“If you’re able to show how AI or ML can tie together NPP based on preferences or even let reps put their appointments in the calendar, it all ties together to orchestrate the end experience,” said Amy Turnquist, principal at North Highland. “Breaking down those data silos and making data more easily accessible makes it less scary for the sales teams to consume this data quicker,” noted Yash Gad, CEO of Ringer Sciences.

Barriers remain

While company investment in AI/ML is clearly growing, there are still numerous hurdles in operationalizing this technology. Panelists detailed the opportunities — and challenges — of integrating AI/ML into marketing, sales, med affairs and clinical-trial marketing.

AI-generated content often gets pushback on both the creative and regulatory fronts. While O’Sullivan stressed that marcomms pros would not be using an AI engine to develop a core messaging campaign, he said using the technology to personalize messaging to several different audience segments is a huge acceleration in efficiency. “You can start optimizing your materials very quickly and have a robust omni channel marketing structure,” he said.

Having that conversation with creative isn’t something marcomms pros relish. “A lot of agencies and marketers are afraid of AI because they fear losing control of the creative,” said Remiszewski. “There’s a lot of misunderstandings around how it can be used even though most of us are already using it in some way.”

“Introducing AI into their lexicon or habit building has been challenging, because they think of the tools as limiting,” admitted Kshatriya.

Panelists conceded that the regulation and compliance aspects of AI generated content is also a stumbling block. “We don’t understand the legalities around this yet. We’re protective about the strategies we inculcate into our organization,” said Kshatriya.

While panelists saw opportunities in using AI to capture HCP and patient data, they are also concerned about commoditization and privacy issues associated with captured data. “We’re seeing more asks for siloed, completely in-house solutions,” said Gad. “It lets companies completely control all the data within their infrastructure. We’re probably going to see more of that rather than vendors where you can park your data. It’s more tailored and you can skirt a lot of those regulations because you’re not letting the data out of your system.”

A conservative industry mindset is also a barrier. “We have a great technology stack, but somewhat  traditional mindset,” said Yaouanq-Lyngberg. Rather than having a minimal data science team and a behemoth marketing department, Remiszewski believes pharma should rethink the investment in skill sets. “Having people looking at data specifically for each brand is what you really need. You can create content, but if you don’t understand what’s actually performing well, you can’t create the most value for your company,” he said.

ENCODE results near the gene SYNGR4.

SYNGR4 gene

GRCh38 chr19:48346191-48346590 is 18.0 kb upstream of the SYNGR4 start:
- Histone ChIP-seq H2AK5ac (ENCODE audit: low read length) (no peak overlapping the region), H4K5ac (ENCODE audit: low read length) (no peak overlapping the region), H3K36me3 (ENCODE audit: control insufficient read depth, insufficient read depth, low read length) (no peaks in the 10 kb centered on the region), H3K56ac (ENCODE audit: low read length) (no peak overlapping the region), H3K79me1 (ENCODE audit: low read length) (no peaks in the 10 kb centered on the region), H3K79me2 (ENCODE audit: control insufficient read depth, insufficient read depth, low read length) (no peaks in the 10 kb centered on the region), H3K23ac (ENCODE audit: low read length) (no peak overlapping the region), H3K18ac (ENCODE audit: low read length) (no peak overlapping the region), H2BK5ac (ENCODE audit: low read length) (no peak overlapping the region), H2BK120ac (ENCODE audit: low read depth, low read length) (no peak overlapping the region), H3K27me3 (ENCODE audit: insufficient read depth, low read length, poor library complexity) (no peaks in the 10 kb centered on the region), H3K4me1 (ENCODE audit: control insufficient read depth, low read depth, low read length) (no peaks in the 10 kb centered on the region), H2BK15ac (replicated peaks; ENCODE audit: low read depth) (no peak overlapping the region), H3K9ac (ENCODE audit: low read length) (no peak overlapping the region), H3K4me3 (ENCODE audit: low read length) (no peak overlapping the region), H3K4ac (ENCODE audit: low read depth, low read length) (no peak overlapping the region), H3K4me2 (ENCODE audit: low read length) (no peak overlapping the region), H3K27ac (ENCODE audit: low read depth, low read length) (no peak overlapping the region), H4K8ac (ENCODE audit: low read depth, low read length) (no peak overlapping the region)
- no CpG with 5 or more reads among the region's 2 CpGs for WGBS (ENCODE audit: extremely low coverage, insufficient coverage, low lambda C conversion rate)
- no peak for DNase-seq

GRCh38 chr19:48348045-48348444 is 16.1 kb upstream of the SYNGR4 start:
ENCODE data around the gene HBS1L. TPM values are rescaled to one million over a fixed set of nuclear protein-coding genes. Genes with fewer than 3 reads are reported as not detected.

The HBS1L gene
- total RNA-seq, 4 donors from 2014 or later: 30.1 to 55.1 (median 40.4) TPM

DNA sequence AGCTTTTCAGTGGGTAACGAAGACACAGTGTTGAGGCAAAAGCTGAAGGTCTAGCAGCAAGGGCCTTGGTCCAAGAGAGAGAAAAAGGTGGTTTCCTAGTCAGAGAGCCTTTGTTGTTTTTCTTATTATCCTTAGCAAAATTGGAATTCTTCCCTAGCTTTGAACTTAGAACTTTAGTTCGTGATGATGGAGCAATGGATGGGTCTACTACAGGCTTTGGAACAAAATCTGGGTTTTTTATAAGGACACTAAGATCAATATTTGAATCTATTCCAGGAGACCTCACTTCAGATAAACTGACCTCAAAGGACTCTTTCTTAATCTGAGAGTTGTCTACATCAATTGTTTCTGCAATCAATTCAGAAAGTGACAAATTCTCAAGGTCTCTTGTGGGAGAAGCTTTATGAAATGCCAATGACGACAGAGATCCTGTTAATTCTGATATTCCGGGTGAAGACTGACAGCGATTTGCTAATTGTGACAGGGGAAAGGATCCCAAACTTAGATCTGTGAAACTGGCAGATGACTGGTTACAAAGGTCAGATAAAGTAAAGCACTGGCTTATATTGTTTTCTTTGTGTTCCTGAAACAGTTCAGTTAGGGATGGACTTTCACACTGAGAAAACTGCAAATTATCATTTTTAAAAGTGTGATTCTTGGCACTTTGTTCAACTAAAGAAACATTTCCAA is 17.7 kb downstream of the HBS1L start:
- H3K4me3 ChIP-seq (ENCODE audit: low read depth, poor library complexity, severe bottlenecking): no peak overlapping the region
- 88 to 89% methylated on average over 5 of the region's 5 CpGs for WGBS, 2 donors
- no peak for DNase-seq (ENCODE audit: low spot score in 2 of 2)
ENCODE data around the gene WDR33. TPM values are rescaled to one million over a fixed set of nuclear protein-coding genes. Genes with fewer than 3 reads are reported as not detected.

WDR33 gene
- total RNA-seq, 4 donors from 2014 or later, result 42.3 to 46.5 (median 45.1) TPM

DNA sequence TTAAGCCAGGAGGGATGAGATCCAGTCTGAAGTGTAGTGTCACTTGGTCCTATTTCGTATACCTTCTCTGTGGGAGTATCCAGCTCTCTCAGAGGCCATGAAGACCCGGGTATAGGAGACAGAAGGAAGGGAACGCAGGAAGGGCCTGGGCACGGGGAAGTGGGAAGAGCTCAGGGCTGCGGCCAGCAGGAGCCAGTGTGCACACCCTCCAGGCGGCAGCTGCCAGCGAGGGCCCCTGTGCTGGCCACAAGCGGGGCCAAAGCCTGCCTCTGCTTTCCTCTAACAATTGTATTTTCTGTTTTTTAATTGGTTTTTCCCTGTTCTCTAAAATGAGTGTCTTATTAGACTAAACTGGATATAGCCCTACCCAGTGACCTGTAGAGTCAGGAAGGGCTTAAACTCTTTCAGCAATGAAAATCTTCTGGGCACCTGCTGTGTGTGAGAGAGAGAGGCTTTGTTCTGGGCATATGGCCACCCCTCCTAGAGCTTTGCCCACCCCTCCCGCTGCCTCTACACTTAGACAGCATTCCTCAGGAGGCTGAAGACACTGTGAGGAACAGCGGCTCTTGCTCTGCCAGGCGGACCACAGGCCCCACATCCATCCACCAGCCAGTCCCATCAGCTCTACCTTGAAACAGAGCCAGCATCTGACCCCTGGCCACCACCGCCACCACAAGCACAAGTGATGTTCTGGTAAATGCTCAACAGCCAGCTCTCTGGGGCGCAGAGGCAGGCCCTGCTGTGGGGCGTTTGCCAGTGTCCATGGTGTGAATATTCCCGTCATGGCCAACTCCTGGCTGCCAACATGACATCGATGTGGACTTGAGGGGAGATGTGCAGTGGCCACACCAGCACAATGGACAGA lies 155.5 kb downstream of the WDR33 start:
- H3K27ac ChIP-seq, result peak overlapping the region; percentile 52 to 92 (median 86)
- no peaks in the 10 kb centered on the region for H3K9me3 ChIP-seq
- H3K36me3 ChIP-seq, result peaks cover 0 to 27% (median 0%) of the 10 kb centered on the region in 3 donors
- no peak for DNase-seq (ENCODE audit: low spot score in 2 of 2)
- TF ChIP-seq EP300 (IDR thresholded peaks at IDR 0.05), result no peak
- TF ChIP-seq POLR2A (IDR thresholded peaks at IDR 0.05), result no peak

Campaigns have become much more targeted and AI makes that segmentation easier to accomplish. “It’s about being more agile in that journey,” said David Pierpont, co-CEO, RocketSauce Media Labs. “We used to go out with the perfect campaign. Now it’s all those pieces of content and we have to figure out where they are in the journey and what may be missing from that messaging.”

“Tracking these things in real time pays off. It holds everyone accountable and starts to paint a picture of real-time information and a team that’s iterative,” continued Katz. “When you get into that mindset and make that initial investment, you start iterating on data reporting. When you put it all in place, you can explore more,” added Pierpont.

Marketers also talked about how they want to be using AI in the next three years. “There’s so much opportunity to improve on clinical trial design, from expediting design to trial setup and site training,” said Lucarelli.

One of Kshatriya’s goals is to better understand AbbVie’s stack. “We have so much available to us, but only 10% is being tapped. Our goal as a digital transformation team and regulatory team is to be a conduit between commercial aspects and bandwidth,” she said.

“We rebuilt the capability and competency model for the marketing team and field team to help upskill them for data driven decision making,” added Turnquist. “We’re trying to change the mindsets and behaviors and skill set first and hopefully raise the tide.”